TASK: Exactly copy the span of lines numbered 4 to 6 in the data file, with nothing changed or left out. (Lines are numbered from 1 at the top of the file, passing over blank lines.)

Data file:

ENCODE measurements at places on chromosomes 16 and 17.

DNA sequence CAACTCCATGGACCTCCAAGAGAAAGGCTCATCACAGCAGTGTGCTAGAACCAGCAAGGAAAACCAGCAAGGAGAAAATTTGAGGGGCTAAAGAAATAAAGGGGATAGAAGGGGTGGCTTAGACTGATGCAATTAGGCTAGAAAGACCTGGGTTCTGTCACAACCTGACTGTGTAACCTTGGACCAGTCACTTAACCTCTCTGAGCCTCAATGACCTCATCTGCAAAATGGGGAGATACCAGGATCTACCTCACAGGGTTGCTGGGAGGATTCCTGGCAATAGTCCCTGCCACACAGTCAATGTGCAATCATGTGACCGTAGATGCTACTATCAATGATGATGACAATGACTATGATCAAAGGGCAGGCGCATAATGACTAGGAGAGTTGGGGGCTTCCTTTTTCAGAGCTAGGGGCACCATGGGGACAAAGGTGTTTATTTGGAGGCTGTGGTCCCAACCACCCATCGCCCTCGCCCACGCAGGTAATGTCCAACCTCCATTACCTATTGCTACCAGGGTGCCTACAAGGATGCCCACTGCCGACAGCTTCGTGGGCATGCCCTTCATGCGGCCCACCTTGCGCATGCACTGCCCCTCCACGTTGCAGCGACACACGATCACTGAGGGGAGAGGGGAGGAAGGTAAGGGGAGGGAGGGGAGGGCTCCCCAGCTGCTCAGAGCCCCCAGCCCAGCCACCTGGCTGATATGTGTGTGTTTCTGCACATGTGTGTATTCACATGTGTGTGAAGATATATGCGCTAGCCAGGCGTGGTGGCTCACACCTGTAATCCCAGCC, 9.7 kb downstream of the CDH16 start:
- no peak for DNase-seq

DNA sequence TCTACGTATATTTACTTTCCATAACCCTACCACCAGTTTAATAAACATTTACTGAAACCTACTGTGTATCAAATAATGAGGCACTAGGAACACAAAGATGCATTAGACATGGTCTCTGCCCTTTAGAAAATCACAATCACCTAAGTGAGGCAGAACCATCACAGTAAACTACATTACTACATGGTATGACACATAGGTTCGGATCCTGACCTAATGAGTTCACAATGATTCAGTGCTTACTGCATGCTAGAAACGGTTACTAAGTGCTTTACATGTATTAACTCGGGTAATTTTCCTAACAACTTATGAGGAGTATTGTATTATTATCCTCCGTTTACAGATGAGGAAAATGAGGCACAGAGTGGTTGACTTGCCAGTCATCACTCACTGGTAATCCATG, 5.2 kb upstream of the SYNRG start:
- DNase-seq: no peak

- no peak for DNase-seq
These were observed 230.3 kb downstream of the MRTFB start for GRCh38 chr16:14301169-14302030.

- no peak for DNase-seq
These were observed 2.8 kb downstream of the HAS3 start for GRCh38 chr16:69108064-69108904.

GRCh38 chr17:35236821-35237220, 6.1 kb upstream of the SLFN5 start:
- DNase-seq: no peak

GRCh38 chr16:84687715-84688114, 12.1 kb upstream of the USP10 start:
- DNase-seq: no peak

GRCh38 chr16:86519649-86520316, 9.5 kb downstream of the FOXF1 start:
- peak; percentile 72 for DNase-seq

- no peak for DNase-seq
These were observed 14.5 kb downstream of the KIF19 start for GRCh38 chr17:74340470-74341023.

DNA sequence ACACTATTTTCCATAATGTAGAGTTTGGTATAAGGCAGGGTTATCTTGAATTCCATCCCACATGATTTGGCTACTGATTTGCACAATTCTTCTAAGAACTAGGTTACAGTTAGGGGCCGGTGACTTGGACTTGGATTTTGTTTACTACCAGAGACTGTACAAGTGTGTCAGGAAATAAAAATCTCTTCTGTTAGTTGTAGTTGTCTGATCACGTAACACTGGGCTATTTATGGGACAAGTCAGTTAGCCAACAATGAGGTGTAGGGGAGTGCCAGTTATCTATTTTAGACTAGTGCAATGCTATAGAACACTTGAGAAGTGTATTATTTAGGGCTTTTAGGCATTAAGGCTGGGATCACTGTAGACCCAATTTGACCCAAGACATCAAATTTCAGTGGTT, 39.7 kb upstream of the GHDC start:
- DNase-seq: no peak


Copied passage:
DNA sequence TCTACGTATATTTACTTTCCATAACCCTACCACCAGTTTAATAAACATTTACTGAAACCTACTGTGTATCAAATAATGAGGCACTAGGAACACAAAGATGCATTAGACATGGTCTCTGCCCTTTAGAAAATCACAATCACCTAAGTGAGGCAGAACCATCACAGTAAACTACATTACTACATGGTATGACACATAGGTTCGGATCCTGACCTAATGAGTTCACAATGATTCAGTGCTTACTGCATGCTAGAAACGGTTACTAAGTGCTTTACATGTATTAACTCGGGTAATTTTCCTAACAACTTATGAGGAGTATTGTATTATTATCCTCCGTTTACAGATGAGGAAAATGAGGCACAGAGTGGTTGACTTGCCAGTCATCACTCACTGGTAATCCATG, 5.2 kb upstream of the SYNRG start:
- DNase-seq: no peak

- no peak for DNase-seq